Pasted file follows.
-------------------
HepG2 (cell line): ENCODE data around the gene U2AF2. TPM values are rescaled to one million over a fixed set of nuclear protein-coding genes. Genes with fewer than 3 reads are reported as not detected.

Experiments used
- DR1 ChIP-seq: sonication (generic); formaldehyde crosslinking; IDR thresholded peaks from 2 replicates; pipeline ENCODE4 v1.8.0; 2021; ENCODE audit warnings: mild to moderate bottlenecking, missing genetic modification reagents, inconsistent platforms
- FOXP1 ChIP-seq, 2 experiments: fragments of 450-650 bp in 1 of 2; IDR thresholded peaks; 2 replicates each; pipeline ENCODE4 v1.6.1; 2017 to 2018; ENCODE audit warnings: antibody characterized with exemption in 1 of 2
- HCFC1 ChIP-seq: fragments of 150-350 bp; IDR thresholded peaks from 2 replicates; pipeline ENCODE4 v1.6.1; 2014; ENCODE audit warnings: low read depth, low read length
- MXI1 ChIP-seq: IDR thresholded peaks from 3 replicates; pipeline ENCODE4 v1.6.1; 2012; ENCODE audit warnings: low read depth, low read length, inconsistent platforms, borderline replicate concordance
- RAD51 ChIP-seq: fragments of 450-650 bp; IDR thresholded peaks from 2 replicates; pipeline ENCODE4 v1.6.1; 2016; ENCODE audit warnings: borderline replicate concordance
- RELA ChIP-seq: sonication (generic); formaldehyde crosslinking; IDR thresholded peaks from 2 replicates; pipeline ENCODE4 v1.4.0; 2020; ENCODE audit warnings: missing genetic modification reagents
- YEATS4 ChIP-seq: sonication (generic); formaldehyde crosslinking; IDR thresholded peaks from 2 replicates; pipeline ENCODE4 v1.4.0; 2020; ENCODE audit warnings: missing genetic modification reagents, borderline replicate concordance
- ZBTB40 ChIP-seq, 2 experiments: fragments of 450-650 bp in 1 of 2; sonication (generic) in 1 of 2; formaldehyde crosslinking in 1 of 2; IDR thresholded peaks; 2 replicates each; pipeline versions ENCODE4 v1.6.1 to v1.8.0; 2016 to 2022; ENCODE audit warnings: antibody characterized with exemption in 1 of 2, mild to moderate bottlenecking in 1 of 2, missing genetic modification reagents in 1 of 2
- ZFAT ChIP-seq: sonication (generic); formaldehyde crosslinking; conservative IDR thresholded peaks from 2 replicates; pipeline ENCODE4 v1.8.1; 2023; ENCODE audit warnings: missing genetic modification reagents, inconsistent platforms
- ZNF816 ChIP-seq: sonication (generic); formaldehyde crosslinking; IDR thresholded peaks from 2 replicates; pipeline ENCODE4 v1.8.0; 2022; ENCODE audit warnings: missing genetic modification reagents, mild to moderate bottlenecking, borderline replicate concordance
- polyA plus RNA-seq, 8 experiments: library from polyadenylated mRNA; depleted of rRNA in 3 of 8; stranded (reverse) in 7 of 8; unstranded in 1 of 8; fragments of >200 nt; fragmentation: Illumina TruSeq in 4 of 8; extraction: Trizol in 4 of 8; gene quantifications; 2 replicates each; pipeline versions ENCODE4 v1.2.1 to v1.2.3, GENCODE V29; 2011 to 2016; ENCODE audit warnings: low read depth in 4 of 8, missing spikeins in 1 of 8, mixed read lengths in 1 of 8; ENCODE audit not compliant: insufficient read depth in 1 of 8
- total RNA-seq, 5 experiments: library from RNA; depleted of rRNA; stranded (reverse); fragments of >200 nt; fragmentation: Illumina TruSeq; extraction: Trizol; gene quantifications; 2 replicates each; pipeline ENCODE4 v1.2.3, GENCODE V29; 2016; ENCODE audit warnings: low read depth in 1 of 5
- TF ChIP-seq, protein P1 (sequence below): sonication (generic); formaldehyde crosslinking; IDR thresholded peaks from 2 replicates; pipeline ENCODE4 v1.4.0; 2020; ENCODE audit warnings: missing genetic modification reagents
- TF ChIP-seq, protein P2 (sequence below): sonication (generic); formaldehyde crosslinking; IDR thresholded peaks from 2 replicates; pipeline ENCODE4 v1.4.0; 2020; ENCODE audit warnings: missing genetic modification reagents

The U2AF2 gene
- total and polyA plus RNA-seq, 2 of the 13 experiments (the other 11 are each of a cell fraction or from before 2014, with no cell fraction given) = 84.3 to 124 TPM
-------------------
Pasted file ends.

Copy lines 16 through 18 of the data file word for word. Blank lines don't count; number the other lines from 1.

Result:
- TF ChIP-seq, protein P2 (sequence below): sonication (generic); formaldehyde crosslinking; IDR thresholded peaks from 2 replicates; pipeline ENCODE4 v1.4.0; 2020; ENCODE audit warnings: missing genetic modification reagents

The U2AF2 gene
- total and polyA plus RNA-seq, 2 of the 13 experiments (the other 11 are each of a cell fraction or from before 2014, with no cell fraction given) = 84.3 to 124 TPM